PARIS — Inter Parfums SA is the latest beauty company to take a gamble on fashion.
This story first appeared in the March 20, 2015 issue of WWD. Subscribe Today.
The firm said Thursday that it is acquiring the Rochas fashion and fragrance business from Procter & Gamble Co., as the consumer products giant rethinks its place in beauty overall.
Philippe Benacin, chairman and chief executive officer of Inter Parfums SA, confirmed the transaction and purchase price of $108 million.
The deal marks a first step into fashion for the Paris-based subsidiary of Inter Parfums Inc. of New York, whose stable of licensed fragrance brands includes Montblanc, Jimmy Choo and Van Cleef & Arpels.
Benacin said the Rochas acquisition would “open up new opportunities in terms of creativity as well as aesthetic design and marketing choices. It will also allow us to apply a global approach to managing a fragrance brand boasting a very high name recognition and without time constraints.”
He told WWD: “Rochas was a major brand of the French fragrance industry. I think [it has] ingredients to do well.”
That, Benacin explained, includes its fashion component. Yet historically, it’s been difficult for companies with a beauty focus to successfully run fashion labels.
The Rochas fashion brand has been shuttered numerous times in the past. Marcel Rochas, a couturier known for his feminine silhouettes and for inventing a bustier, called the guêpière, founded his house in the Thirties. Following his death in 1955, the company dismantled its fashion operation, opting to concentrate on fragrance. It launched scents such as Madame Rochas, Monsieur Rochas, Eau de Rochas and Audace.
German cosmetics giant Wella purchased Rochas in the late Eighties and resurrected the fashion as an image machine. But Irish designer Peter O’Brien, on whom the house called in 1989, failed to generate buzz. Olivier Theyskens succeeded O’Brien in 2003. Despite critical acclaim, P&G, which inherited Rochas that year as part of its purchase of Wella, recognized fashion wasn’t a core competency and closed the then money-losing Rochas fashion business in 2006.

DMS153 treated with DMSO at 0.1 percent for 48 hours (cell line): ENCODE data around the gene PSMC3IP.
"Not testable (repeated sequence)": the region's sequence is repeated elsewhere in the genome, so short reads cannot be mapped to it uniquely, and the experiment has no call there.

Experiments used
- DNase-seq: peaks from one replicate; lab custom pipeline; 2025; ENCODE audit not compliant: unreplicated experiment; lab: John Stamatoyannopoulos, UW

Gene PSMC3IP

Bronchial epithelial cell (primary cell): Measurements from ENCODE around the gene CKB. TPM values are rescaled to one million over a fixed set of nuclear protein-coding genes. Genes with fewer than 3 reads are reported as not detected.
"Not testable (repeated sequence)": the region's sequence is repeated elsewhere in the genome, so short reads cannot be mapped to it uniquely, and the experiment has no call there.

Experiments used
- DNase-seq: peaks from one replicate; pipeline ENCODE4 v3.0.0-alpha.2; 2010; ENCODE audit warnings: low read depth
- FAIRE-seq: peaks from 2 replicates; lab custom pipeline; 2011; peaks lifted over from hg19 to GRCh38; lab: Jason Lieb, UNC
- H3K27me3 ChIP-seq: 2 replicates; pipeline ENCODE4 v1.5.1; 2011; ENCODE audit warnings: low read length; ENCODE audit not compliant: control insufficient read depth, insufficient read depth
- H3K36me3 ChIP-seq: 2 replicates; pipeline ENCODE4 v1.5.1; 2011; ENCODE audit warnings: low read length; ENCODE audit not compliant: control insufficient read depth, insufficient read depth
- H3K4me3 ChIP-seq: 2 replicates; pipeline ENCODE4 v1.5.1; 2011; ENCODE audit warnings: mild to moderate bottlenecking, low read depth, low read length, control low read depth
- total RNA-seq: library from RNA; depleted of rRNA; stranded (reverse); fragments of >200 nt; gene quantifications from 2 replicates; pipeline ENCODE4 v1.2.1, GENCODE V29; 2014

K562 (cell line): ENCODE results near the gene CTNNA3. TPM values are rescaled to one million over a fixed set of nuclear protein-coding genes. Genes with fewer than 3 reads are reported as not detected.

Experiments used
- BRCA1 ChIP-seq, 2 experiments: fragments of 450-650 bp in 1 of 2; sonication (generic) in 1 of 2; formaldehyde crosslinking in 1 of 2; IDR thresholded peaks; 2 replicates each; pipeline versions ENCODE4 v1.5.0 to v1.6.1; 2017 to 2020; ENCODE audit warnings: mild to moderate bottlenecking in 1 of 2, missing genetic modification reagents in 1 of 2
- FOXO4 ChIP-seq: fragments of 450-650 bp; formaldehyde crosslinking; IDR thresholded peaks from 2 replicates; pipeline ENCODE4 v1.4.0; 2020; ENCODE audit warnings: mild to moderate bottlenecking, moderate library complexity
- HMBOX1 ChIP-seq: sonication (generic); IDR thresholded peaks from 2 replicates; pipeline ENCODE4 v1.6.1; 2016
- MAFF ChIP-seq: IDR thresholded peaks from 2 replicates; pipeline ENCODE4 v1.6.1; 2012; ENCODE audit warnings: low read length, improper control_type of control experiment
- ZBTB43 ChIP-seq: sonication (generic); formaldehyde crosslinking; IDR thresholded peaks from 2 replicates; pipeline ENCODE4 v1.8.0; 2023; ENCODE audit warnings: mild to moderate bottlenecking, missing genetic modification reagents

At the time, a P&G spokeswoman said: “Running a fashion business in terms of the distribution chain requires specific skills. We had to make tough choices.”
Rochas subsequently reintroduced fashion again and today, Alessandro Dell’Acqua is the house’s creative director.
Other beauty companies that have struggled with fashion include L’Oréal, which bought Lanvin in 1994 and sold it in 2001 after attempting to engineer a makeover miracle and with the stated aim to continue “refocusing on its core beauty business.” Groupe Clarins at one point stopped manufacturing the Thierry Mugler fashion brand (that has since been revived) to focus on its hit fragrances.
Benacin said the Rochas fashion component is “very important” and will remain. He also explained Eau de Rochas and Rochas Men will be kept the same, while the rest of the fragrance portfolio is to be reconsidered, with scents like Femme, Madame and Tocade possibly being updated.
Rochas in 2014 registered net sales of $46 million, bolstered primarily by the Eau de Rochas fragrance line. That includes $2 million of royalties generated by licensee agreements for Rochas fashion and accessories.
Benacin said: “Under Inter Parfums’ scope, we could generate approximately 25 million euros [or $26.8 million at current exchange] of sales in 2016.”
The Rochas acquisition, expected to close in the first half of this year, will be payable in cash and financed through a medium-term loan.
Boutique investment firm Ohana & Co. advised P&G on the sale of the Rochas fashion and beauty activities.
Inter Parfums SA has been particularly open to acquisitions since the March 2013 termination of the Burberry beauty license agreement.
The Rochas sale comes as P&G is slimming down to focus on more profitable brands. Thirty-five of those have already been sold, and sources said the company is weighing a potential initial public offering of its beauty business, which also includes brands such as Olay and SK-II. The Wella business is reportedly being shopped around, and Frédéric Fekkai is said to be looking to buy back his luxury hair-care brand.